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      Lung cancer is one of the most common cancers and has a poor prognosis. Active smoking is the main cause, but occupational exposures, residential radon, and environ mental tobacco smoke are also established risk factors.

      Furthermore, lower socioeconomic position has been associated with a higher risk for lung cancer. Ambient air pollution, specifically particulate matter with absorbed polycyclic aromatic hydrocarbons and other genotoxic chemicals, is suspected to increase the risk for lung cancer. Results of several epidemiological studies have shown higher risks for lung cancer in association with various measures of air pollution and suggested an association mainly in nonsmokers and neversmokers and in individuals with low fruit consumption. In developed countries, overall lung cancer incidence rates have stabilised during the past few decades, but major shifts have been recorded in the frequencies of different histological types of lung cancer, with substantial relative increases in adenocarcinomas and decreases in squamous cell carcinomas. Changes in tobacco blends and ambient air pollution might have contributed to these shifts.

      Within the European Study of Cohorts for Air Pollution Effects (ESCAPE), we aimed to analyse data from 17 European cohort studies with a wide range of exposure levels to investigate the following hypotheses: that ambient air pollution at the residence (specifically particulate matter) is associated with risk for lung cancer; that the association between air pollution and risk for lung cancer is stronger for nonsmokers and people with low fruit intake; and that the association with air pollution is stronger for adenocarcinomas and squamouscell carcinomas than for all lung cancers combined.

      In The Lancet Oncology, Ole Raaschou-Nielsen and colleagues present the findings from individual data from 17 European cohorts and show that exposure to particulate matter air pollution increased the risk of lung cancer—particularly adenocarcinoma—with a suggestion of an effect even below the current European Union air pollution limit values (40 μg/m3 for particulate matter with an aerodynamic diameter <10 μm [PM10] and 25 μg/m3 for particulate matter with a diameter <2·5 μm [PM2·5]).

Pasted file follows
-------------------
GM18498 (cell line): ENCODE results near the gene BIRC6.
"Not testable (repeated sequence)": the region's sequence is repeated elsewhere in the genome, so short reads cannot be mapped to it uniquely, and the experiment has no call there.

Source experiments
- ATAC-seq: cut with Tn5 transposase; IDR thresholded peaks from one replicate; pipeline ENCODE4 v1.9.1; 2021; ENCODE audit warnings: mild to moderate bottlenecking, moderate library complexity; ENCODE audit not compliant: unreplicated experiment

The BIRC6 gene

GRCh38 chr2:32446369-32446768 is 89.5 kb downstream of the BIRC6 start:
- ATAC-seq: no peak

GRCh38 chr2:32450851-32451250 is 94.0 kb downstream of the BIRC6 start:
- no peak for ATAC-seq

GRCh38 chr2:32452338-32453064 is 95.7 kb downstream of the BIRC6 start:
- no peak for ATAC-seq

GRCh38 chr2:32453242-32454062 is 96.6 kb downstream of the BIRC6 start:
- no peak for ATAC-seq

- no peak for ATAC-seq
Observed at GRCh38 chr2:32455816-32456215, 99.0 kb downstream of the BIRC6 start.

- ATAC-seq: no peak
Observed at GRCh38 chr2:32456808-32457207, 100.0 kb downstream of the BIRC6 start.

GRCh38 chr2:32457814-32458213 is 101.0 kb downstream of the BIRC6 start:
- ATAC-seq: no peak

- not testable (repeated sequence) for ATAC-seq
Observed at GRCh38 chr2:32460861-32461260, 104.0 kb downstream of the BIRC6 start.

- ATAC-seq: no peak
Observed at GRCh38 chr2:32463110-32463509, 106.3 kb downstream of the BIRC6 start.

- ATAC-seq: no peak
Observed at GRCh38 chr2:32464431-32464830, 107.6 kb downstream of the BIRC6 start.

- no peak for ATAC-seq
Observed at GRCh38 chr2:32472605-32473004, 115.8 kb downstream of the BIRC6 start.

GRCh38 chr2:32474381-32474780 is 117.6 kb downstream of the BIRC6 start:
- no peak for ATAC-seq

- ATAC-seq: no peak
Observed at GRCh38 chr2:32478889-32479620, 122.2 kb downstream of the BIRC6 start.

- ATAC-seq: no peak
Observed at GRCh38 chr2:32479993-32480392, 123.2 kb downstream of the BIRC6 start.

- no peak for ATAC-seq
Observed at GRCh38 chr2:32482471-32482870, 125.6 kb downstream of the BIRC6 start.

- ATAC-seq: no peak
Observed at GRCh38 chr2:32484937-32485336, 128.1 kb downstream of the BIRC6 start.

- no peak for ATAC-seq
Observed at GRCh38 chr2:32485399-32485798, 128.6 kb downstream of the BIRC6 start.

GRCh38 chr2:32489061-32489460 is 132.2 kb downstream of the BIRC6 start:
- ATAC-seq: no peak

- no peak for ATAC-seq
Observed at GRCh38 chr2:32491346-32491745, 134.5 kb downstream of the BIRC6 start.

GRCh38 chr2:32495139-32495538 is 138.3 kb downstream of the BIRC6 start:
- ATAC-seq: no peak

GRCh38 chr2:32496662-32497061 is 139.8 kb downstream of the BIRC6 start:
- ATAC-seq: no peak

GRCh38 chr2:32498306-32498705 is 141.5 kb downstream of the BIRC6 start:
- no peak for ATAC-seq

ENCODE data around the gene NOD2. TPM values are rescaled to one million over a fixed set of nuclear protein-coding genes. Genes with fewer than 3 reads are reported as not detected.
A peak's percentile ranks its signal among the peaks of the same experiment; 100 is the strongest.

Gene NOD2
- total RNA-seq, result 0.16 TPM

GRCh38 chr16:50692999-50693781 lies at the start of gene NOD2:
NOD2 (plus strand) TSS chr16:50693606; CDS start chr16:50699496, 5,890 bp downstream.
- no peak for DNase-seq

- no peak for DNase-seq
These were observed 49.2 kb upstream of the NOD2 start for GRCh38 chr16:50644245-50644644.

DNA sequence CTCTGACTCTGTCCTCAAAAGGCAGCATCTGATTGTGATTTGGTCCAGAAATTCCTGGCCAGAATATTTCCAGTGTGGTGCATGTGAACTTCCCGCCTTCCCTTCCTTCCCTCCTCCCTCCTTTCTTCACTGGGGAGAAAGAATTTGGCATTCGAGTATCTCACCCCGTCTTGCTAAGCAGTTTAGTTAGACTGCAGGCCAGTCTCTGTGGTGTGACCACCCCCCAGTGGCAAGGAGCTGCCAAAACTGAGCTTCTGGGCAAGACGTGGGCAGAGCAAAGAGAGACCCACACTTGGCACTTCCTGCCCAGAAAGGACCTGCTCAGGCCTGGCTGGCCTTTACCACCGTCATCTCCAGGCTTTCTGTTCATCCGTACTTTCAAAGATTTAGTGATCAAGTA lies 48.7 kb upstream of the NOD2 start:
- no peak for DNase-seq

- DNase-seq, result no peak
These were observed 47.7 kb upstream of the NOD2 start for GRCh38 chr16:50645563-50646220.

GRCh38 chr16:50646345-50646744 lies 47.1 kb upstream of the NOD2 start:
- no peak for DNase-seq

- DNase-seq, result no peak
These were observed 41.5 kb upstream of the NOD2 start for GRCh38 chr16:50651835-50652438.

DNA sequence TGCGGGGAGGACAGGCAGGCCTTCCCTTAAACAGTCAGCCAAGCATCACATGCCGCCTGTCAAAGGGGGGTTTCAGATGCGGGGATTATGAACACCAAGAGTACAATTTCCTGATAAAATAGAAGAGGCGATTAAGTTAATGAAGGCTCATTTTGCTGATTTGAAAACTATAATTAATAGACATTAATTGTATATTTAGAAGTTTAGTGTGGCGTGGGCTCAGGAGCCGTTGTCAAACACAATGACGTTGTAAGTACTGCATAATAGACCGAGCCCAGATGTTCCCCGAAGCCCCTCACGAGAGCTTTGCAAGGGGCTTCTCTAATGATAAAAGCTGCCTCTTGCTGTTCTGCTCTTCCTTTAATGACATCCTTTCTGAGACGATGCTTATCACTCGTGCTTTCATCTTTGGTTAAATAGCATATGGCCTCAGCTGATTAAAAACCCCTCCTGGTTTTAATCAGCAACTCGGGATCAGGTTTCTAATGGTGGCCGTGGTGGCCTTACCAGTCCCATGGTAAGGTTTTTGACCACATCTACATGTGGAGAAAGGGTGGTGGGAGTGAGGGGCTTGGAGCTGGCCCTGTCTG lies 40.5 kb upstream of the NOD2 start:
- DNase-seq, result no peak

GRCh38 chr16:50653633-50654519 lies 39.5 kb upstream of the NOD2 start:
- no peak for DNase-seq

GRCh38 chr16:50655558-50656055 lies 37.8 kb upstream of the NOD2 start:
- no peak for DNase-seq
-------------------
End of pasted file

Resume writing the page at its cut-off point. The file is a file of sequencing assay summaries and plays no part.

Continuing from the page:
The design of their study is sophisticated and overcame several limitations of previous air pollution studies. Earlier studies examined the effect of air pollution on lung cancer by assessing geographical correlations (ie, between air pollution concentration data in communities and aggregate data on lung cancer), but they suffered from exposure misclassification and confounding (mainly by tobacco smoking). Subsequently, researchers tried to reduce these systematic errors by shifting to individual studies (case-control or cohort studies) with area-level exposure assessment or more precise individual-level exposure assessment. Raaschou-Nielsen and colleagues’ took the next step by combining effect estimates from 17 cohorts with standardised protocols and undertaking a meta- analysis, which increased the number of participants, who came from a wide range of European regions, and reduced the possibility of sampling and publication bias. This study also benefited from a high follow-up rate and adjustment of potential confounders, including a set of smoking variables. This study, therefore, should have reduced much of the systemic and random errors reported previously.